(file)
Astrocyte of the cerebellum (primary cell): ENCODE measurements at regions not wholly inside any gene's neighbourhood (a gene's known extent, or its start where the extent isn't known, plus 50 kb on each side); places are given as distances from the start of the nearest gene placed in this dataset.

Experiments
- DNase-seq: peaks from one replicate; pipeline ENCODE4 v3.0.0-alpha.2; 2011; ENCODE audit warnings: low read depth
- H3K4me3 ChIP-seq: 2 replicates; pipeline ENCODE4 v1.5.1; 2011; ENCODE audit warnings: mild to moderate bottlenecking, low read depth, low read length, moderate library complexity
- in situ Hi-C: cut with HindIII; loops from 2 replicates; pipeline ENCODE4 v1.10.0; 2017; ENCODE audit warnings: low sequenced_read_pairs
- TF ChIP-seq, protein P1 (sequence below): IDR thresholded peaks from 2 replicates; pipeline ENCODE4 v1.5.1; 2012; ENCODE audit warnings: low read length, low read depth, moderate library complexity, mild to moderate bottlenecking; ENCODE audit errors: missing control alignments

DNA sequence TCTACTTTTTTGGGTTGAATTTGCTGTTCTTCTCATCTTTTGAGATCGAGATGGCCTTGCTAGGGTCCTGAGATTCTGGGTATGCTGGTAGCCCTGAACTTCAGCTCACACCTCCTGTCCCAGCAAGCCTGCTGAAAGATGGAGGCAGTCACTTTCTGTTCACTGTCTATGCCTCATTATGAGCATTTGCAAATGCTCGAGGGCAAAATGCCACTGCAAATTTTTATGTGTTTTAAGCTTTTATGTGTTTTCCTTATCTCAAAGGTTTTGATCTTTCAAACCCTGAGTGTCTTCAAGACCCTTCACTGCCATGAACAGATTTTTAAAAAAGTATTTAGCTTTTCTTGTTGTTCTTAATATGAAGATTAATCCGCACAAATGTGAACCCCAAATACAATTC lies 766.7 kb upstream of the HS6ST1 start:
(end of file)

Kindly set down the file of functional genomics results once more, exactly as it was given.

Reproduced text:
Astrocyte of the cerebellum (primary cell): ENCODE measurements at regions not wholly inside any gene's neighbourhood (a gene's known extent, or its start where the extent isn't known, plus 50 kb on each side); places are given as distances from the start of the nearest gene placed in this dataset.

Experiments
- DNase-seq: peaks from one replicate; pipeline ENCODE4 v3.0.0-alpha.2; 2011; ENCODE audit warnings: low read depth
- H3K4me3 ChIP-seq: 2 replicates; pipeline ENCODE4 v1.5.1; 2011; ENCODE audit warnings: mild to moderate bottlenecking, low read depth, low read length, moderate library complexity
- in situ Hi-C: cut with HindIII; loops from 2 replicates; pipeline ENCODE4 v1.10.0; 2017; ENCODE audit warnings: low sequenced_read_pairs
- TF ChIP-seq, protein P1 (sequence below): IDR thresholded peaks from 2 replicates; pipeline ENCODE4 v1.5.1; 2012; ENCODE audit warnings: low read length, low read depth, moderate library complexity, mild to moderate bottlenecking; ENCODE audit errors: missing control alignments

DNA sequence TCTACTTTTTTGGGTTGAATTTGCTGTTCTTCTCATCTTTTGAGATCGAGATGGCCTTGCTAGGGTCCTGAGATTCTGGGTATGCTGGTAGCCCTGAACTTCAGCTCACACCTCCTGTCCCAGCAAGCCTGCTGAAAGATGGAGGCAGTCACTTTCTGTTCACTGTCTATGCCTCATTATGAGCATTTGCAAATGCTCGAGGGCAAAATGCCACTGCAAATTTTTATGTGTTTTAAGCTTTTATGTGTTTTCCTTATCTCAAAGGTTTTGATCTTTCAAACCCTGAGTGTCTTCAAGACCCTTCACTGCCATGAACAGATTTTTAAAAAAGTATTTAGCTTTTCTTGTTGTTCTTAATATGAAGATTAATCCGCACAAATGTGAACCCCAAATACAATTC lies 766.7 kb upstream of the HS6ST1 start: